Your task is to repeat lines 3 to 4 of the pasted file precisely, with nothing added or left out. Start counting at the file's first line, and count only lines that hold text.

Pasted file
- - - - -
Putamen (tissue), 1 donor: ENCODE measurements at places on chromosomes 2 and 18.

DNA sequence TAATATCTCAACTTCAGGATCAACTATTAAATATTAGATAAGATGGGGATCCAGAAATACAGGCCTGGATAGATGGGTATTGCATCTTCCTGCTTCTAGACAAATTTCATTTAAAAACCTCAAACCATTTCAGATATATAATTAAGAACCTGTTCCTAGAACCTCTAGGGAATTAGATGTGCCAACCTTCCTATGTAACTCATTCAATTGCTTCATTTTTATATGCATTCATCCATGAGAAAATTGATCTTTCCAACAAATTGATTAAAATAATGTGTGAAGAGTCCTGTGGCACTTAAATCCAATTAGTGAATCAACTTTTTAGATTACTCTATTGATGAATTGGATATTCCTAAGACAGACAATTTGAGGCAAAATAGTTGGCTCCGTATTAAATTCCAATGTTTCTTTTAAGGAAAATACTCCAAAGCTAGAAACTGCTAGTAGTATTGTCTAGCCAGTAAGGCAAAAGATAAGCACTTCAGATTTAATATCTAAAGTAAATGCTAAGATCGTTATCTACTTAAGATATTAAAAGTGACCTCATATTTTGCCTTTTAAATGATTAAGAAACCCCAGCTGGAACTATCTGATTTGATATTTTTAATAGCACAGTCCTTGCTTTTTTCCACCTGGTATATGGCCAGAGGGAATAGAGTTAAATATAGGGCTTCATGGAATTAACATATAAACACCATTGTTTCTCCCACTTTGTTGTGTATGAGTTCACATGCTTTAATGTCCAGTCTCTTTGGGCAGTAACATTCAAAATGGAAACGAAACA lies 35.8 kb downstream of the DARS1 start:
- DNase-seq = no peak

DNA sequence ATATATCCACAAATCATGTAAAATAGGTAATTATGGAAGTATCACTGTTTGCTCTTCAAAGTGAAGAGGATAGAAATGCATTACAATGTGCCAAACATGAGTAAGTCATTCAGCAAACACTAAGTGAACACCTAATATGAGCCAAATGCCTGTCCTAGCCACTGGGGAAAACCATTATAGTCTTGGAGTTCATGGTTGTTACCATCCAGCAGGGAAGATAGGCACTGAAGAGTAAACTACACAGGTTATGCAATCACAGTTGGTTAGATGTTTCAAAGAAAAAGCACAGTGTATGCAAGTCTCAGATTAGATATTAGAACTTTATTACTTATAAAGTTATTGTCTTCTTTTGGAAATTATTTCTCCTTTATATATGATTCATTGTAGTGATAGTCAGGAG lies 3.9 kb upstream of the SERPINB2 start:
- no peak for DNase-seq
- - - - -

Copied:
- DNase-seq = no peak

DNA sequence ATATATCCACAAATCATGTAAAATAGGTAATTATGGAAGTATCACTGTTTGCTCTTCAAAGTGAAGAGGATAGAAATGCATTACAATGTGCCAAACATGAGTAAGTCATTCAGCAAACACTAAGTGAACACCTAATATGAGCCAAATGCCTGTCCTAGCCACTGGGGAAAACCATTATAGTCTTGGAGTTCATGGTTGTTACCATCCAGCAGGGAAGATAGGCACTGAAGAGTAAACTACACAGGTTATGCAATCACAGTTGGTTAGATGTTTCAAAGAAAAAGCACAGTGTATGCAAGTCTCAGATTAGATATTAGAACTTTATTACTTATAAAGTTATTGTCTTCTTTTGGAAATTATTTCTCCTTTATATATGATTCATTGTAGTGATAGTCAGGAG lies 3.9 kb upstream of the SERPINB2 start: